The High Holidays of Rosh Hashanah (the Jewish New Year) and Yom Kippur (the Day of Atonement) are among the most sacred days of the year for Jews around the world. Join us on Saturday, September 15th from 4 to 6 pm for two beloved special programs featuring music for the high holidays.

Amanda Westcott

Listen to this sneak preview of the WRTI 90.1/Astral Artists block party with dynamic young musicians Christine Lamprea, cello, and Xavier Foley, double-bass playing live in the WRTI Performance Studio hosted by Debra Lew Harder.

September 10, 2018. A happy and healthy New Year to all our listeners celebrating the Jewish High Holidays! And for ALL our listeners, here’s our delightful Album of the Week: Between Worlds with Israeli mandolinist Avi Avital.

Avital is acclaimed for his recordings of Baroque classical masters J.S. Bach and Vivaldi. Between Worlds, released by Deutsche Grammophon in 2014, is something entirely different.

Blue Note Records

Bassist, composer and multi-instrumentalist  Marcus Miller has been a celebrated name in the music industry for over thirty years. His new release, Laid Black, proves his star power with the inclusion of some guest artists with illustrious careers of their own. Selah Sue, Trombone Shorty, Jonathan Butler, Kirk Whalum and Take 6 all add to relaxed creativity of this album.

Klezmer music so beautifully expresses the joys and pains of life. WRTI's Debra Lew Harder takes us into its rich world and heritage with Klezmer scholar and musician Hankus Netsky. A Happy and Healthy New Year to all of our listeners celebrating the Jewish High Holidays!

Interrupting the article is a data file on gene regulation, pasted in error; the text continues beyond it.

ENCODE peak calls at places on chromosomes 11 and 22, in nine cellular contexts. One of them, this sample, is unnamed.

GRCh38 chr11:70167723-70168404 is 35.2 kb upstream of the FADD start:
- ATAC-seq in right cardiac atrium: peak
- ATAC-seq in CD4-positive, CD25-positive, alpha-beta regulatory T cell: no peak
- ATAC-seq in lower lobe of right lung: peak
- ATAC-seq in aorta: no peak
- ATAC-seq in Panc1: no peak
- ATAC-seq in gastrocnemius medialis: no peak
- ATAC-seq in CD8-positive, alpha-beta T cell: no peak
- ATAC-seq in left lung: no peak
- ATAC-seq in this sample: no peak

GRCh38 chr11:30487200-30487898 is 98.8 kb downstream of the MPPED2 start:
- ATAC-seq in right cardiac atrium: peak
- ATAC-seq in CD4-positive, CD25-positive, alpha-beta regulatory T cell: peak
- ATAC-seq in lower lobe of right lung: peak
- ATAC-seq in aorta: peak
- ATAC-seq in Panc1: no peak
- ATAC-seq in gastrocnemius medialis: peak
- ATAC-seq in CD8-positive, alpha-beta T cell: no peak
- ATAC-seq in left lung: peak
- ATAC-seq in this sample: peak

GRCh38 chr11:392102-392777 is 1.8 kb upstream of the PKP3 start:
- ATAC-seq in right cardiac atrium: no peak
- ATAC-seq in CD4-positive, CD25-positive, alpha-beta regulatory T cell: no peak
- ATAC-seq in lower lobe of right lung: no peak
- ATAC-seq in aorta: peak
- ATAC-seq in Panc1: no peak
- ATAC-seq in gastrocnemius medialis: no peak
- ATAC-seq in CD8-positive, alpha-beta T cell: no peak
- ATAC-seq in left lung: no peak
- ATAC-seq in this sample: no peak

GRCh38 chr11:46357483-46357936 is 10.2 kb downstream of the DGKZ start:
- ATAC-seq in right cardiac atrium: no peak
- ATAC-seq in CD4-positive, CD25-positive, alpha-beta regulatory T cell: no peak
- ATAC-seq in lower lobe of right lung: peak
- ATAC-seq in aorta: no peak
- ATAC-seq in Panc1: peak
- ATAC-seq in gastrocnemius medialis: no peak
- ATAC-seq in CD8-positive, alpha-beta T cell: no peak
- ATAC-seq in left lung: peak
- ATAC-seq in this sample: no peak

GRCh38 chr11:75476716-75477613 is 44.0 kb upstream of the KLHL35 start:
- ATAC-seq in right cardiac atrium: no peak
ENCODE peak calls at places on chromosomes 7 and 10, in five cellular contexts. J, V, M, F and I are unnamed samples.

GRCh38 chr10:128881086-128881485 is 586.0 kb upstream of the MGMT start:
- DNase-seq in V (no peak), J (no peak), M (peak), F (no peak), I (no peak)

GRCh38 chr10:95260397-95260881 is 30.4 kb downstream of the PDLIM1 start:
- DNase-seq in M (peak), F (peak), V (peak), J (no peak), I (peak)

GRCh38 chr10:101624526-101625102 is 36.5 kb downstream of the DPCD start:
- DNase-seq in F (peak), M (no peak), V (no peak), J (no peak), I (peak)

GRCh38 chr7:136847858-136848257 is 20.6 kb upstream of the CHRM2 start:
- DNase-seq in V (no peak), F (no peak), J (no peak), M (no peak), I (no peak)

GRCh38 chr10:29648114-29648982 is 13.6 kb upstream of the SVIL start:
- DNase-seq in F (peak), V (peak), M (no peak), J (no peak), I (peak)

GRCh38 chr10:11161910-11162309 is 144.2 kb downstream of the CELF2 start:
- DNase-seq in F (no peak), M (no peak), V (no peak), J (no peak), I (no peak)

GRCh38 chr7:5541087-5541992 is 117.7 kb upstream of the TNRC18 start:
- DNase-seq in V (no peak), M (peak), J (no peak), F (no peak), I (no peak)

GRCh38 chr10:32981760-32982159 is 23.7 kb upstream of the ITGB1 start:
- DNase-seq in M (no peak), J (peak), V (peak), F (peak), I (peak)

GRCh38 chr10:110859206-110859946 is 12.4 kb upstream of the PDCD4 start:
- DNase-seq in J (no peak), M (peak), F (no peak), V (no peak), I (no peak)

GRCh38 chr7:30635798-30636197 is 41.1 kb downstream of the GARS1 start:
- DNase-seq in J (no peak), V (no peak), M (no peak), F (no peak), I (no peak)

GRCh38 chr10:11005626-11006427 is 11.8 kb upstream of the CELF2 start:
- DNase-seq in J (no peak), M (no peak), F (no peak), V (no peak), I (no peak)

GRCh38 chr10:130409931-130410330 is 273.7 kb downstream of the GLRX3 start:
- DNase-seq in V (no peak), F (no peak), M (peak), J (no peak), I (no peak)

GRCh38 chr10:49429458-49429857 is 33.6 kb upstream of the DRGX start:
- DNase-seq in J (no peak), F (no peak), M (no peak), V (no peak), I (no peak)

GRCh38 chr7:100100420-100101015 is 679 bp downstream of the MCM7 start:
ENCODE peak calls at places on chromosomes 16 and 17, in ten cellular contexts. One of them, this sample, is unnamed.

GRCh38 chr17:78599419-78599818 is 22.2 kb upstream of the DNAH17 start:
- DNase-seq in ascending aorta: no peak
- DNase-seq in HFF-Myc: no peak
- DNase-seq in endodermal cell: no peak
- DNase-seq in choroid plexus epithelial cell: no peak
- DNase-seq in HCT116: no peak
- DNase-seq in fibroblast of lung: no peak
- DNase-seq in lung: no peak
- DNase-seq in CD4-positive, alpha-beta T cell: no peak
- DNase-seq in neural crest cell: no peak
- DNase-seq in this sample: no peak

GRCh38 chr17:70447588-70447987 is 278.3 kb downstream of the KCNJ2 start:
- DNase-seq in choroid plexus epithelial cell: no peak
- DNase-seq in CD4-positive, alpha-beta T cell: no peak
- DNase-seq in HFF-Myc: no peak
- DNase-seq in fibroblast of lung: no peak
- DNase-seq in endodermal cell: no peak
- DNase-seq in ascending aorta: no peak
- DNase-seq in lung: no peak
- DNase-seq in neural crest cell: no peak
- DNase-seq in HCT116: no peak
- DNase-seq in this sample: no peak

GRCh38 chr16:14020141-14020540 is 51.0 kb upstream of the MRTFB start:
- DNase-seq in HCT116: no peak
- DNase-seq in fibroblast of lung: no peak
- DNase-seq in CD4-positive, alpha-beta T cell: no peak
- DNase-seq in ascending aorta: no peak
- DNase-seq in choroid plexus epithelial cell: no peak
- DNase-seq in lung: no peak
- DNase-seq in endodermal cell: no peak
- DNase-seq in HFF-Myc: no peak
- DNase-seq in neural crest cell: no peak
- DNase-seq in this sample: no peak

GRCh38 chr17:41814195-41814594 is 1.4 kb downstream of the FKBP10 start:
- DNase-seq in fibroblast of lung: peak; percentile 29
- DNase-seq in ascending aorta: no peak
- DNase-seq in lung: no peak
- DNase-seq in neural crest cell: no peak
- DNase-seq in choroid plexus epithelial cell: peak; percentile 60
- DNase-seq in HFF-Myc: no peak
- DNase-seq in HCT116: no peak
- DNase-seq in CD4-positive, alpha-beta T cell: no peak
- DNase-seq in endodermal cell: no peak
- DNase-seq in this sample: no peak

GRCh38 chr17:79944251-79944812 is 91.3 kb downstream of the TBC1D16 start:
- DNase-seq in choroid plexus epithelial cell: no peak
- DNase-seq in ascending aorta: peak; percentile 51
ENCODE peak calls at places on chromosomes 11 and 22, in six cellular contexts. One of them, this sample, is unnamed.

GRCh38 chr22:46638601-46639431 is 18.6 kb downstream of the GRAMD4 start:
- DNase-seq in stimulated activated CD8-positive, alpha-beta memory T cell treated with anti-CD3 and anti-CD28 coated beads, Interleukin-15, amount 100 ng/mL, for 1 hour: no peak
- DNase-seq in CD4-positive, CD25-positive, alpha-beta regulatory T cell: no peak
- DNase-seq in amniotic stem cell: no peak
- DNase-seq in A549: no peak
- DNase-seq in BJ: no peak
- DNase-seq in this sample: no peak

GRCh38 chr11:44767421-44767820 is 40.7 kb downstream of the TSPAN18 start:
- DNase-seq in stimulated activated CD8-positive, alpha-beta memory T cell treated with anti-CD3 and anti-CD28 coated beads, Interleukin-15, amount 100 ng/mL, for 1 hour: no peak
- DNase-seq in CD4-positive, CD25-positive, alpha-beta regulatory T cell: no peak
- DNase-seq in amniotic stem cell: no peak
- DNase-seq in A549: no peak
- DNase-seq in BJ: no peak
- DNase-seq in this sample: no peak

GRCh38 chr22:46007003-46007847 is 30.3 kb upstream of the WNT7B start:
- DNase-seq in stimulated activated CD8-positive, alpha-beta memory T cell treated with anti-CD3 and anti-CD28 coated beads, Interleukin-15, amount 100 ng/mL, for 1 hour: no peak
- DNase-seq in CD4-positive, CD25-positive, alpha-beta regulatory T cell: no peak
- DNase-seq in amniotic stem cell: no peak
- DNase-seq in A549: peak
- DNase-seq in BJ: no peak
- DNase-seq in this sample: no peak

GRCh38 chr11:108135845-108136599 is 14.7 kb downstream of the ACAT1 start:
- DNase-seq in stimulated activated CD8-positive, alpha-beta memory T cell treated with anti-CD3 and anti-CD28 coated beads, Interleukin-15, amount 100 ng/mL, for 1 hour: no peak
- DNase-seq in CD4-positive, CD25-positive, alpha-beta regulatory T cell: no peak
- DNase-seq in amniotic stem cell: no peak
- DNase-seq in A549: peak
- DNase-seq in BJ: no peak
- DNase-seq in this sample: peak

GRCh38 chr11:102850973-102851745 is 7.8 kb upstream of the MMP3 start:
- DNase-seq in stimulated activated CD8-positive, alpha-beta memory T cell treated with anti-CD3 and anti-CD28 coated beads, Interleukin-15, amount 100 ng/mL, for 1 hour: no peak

Four Philadelphia Orchestra brass players routinely sit together in the back of the orchestra. But for a new work by Jennifer Higdon, they all move to the front of the stage—as soloists and chamber musicians. WRTI’s Susan Lewis talked with the quartet and composer about the surprising sounds we don't often hear from the low brass.


From the lush romanticism of Henryk Wieniawski’s Violin Concerto No. 2, to the lyricism and power of Shostakovich’s Symphony No. 7, this Sunday’s Philadelphia Orchestra in Concert  on WRTI 90.1 is one for the ages!

They say all good things come to an end. And today we’re sad to say our longtime news anchor and arts reporter Meridee Duddleston will retire from the WRTI airwaves as of August 31st.

One of classical music’s biggest stars—violinist Joshua Bell—returns to music that touched his soul when he was very young. As WRTI’s Susan Lewis reports, it was music worth violating curfew for at summer camp.


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In the early 20th century, Leopold Stokowski was transforming The Philadelphia Orchestra into a major force in classical music, while roughly 6 ½ miles away in the nearby suburbs, Albert Barnes was amassing his now world-famous art collection.

While a classical concerto most commonly features one soloist, Béla Bartók’s concerto for orchestra highlights many sections of the ensemble. As WRTI’s Susan Lewis reports, it became one of Bartók’s most popular works.

It’s rare that avant-garde music gets time in the spotlight these days. WRTI’s Maureen Malloy gives you some history on the free jazz movement, and a glimpse into its future. Check out the October Revolution of Jazz and Contemporary Music organized by Ars Nova Workshop and Fringe Arts, from October 4th to 7th.

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It was the summer of 1934. At his villa in Switzerland near Lake Lucerne, Sergei Rachmaninoff wrote his Rhapsody on a Theme of Paganini, Op. 43 comprised of 24 variations. The Philadelphia Orchestra, conducted by Leopold Stokowski, premiered the work in November, 1934 with Rachmaninoff himself as soloist in Baltimore. It was an immediate success.

Skillful young athletes might get their career bearings on a pro team, but what’s the equivalent for promising artists in the classical music world? One organization has mentored some of the best in the field, including guitarist Jason Vieaux, pianist Simone Dinnerstein, flutist Mimi Stillman, soprano Angela Meade, and the string trio Time For Three.

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